Format

Send to

Choose Destination
Proc Natl Acad Sci U S A. 2016 Aug 23;113(34):9617-22. doi: 10.1073/pnas.1610178113. Epub 2016 Aug 8.

No relative expansion of the number of prefrontal neurons in primate and human evolution.

Author information

1
Instituto de Ciências Morfológicas, Universidade Federal do Rio De Janeiro, 21941-901, Rio de Janeiro, Brazil; Instituto Nacional de Neurociência Translacional, 04023-900, Sao Paulo, Brazil; Department of Psychology, Vanderbilt University, Nashville, TN 37240;
2
Instituto de Ciências Morfológicas, Universidade Federal do Rio De Janeiro, 21941-901, Rio de Janeiro, Brazil; Instituto Nacional de Neurociência Translacional, 04023-900, Sao Paulo, Brazil;
3
Universidade Federal de São Paulo, 04021-001, Sao Paulo, Brazil; Museu Paraense Emílio Goeldi, 66040-170, Belem, Brazil;
4
Instituto de Física, Universidade Federal do Rio De Janeiro, 21941-901, Rio de Janeiro, Brazil;
5
Department of Psychology, Vanderbilt University, Nashville, TN 37240; jon.h.kaas@vanderbilt.edu suzana.herculano@vanderbilt.edu.
6
Instituto de Ciências Morfológicas, Universidade Federal do Rio De Janeiro, 21941-901, Rio de Janeiro, Brazil; Instituto Nacional de Neurociência Translacional, 04023-900, Sao Paulo, Brazil; Department of Psychology, Vanderbilt University, Nashville, TN 37240; Department of Biological Sciences, Vanderbilt University, Nashville, TN 37235 jon.h.kaas@vanderbilt.edu suzana.herculano@vanderbilt.edu.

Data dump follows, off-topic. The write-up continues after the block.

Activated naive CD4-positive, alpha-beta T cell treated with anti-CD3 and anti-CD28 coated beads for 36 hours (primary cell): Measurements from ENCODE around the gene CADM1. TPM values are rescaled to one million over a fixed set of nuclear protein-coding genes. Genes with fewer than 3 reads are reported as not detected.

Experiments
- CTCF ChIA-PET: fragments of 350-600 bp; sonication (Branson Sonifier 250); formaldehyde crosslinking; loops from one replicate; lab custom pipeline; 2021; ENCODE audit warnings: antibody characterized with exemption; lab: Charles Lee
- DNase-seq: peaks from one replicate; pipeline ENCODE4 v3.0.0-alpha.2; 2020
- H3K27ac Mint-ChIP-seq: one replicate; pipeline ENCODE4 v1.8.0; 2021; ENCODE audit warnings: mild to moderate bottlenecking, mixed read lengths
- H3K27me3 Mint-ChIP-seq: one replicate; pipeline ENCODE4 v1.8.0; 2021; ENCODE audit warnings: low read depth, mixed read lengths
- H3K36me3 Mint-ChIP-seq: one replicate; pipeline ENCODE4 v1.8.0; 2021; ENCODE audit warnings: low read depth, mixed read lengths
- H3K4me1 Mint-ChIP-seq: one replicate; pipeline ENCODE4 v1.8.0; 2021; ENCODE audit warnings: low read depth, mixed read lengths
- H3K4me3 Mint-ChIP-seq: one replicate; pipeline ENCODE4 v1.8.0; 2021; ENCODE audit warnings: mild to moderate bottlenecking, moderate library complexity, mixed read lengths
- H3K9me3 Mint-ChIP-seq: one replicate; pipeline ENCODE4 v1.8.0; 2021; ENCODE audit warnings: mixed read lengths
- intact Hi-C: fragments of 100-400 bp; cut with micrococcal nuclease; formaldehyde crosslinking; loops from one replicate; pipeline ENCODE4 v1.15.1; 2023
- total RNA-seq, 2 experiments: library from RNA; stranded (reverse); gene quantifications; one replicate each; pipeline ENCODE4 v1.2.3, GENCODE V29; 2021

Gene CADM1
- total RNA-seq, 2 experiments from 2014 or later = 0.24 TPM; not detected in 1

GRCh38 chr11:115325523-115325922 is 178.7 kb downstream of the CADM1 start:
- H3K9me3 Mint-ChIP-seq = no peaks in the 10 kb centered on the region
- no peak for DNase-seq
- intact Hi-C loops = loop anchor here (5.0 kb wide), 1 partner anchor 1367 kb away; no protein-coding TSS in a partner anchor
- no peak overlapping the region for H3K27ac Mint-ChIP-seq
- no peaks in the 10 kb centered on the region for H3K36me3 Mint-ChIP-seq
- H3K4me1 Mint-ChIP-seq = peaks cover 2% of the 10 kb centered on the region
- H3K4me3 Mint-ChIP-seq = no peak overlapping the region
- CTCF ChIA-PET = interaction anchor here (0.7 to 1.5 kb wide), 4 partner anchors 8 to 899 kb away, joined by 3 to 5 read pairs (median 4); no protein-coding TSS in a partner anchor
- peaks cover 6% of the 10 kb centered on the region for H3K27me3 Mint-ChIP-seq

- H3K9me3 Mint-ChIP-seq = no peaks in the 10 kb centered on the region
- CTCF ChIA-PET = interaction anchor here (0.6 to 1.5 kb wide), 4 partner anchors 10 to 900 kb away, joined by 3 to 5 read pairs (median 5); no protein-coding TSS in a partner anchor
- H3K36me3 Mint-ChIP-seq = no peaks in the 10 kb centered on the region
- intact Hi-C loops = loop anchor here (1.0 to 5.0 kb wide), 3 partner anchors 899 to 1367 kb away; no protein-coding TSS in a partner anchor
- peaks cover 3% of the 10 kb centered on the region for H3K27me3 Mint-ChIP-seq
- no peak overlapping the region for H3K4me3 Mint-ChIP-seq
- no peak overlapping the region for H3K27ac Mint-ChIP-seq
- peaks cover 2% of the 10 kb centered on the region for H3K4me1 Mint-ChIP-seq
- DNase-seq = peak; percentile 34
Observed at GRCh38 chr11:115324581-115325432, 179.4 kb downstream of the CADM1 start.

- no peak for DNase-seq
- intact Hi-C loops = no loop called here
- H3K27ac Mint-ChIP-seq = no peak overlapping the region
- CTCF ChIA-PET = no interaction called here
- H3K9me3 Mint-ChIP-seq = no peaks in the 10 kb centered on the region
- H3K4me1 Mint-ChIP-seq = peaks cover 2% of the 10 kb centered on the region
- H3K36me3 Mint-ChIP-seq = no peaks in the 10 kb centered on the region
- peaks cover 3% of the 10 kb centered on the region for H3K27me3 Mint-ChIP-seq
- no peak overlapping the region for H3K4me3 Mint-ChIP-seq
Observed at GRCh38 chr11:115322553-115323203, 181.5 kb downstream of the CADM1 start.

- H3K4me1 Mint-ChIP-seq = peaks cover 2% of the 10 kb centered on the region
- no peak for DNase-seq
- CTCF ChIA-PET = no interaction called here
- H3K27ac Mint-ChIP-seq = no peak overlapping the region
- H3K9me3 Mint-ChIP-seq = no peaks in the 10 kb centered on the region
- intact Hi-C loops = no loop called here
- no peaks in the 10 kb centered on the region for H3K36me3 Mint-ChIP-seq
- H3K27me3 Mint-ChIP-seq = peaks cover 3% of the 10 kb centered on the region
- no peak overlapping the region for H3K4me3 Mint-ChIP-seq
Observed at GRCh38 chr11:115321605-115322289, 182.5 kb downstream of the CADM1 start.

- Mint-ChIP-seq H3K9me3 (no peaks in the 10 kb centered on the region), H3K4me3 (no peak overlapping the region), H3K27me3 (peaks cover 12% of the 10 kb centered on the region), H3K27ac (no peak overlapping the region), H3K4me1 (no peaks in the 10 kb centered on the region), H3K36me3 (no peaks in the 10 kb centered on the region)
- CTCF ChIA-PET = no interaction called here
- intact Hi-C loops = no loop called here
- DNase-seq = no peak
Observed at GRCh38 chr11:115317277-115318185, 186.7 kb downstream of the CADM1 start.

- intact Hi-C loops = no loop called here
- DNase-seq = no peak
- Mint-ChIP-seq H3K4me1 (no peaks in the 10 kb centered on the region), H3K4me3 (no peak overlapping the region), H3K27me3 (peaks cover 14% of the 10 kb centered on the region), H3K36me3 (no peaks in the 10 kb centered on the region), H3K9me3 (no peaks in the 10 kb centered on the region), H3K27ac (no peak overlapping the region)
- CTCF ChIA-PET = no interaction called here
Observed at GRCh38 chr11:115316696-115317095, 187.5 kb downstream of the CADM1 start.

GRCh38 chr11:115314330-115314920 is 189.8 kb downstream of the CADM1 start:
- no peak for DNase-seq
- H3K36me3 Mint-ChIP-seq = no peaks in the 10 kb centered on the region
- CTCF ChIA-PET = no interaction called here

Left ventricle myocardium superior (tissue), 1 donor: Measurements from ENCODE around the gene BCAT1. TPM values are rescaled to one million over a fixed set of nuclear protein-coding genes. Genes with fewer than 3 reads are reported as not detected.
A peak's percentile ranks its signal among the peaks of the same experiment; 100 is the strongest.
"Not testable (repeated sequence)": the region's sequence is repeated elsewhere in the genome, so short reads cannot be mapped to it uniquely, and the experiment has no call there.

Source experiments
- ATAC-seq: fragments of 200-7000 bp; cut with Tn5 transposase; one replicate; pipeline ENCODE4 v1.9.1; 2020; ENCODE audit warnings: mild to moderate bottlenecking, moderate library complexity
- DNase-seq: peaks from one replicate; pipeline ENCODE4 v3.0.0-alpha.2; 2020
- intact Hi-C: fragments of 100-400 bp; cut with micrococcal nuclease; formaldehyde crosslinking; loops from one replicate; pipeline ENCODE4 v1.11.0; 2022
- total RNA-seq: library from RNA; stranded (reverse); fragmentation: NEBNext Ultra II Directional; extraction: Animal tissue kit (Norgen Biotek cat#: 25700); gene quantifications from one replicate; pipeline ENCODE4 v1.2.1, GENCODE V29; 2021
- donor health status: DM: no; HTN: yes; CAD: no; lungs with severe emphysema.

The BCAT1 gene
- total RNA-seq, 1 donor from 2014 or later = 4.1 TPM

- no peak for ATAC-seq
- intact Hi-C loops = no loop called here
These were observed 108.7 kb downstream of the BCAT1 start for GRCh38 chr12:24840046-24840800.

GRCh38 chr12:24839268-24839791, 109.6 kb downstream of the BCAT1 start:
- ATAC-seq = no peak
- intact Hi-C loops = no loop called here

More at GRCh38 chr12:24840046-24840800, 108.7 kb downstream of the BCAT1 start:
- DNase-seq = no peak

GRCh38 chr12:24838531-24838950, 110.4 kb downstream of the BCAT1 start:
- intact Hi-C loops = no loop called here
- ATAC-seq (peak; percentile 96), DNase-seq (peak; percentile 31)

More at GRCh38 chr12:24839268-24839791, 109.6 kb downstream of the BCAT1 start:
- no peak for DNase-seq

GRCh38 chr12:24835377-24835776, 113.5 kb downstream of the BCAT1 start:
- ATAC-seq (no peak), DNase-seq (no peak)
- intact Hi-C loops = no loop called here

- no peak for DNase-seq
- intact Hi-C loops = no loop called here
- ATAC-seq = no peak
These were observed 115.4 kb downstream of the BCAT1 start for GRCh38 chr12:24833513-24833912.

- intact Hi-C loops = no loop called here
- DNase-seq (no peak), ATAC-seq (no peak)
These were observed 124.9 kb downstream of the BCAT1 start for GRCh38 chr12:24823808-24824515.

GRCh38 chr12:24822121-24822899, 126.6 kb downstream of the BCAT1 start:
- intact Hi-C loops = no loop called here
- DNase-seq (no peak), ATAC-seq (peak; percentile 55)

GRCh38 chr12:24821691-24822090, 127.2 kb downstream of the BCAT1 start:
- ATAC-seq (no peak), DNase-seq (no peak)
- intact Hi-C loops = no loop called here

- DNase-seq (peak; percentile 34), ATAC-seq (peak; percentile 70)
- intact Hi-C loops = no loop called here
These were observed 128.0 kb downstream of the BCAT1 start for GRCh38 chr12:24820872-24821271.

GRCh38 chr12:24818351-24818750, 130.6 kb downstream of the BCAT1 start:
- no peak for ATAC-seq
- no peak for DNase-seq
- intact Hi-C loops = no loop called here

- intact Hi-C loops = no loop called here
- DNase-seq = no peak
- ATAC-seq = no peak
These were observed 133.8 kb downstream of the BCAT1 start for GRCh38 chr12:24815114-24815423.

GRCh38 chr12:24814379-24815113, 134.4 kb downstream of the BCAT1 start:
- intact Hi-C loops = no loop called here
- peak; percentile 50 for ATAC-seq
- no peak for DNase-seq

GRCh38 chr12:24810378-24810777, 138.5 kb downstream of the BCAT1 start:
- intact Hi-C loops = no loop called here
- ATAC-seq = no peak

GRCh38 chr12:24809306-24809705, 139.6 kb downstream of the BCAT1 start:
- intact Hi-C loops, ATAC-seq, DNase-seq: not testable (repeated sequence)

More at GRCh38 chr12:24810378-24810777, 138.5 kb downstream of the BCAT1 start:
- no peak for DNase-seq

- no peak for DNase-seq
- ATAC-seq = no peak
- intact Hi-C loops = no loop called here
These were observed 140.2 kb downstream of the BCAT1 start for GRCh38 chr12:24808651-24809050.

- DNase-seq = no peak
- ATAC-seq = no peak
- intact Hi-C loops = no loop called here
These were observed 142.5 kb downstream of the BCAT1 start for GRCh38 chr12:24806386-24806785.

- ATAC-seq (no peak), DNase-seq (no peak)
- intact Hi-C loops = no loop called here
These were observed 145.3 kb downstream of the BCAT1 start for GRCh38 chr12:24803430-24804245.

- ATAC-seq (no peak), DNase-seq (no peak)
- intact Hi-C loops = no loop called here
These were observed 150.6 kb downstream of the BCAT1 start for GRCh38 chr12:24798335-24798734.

Abstract

Human evolution is widely thought to have involved a particular expansion of prefrontal cortex. This popular notion has recently been challenged, although controversies remain. Here we show that the prefrontal region of both human and nonhuman primates holds about 8% of cortical neurons, with no clear difference across humans and other primates in the distribution of cortical neurons or white matter cells along the anteroposterior axis. Further, we find that the volumes of human prefrontal gray and white matter match the expected volumes for the number of neurons in the gray matter and for the number of other cells in the white matter compared with other primate species. These results indicate that prefrontal cortical expansion in human evolution happened along the same allometric trajectory as for other primate species, without modification of the distribution of neurons across its surface or of the volume of the underlying white matter. We thus propose that the most distinctive feature of the human prefrontal cortex is its absolute number of neurons, not its relative volume.

KEYWORDS:

cortical expansion; evolution; number of neurons; prefrontal cortex; primate

PMID:
27503881
PMCID:
PMC5003225
DOI:
10.1073/pnas.1610178113
[Indexed for MEDLINE]
Free PMC Article

Supplemental Content

Full text links

Icon for HighWire Icon for PubMed Central
Loading ...
Support Center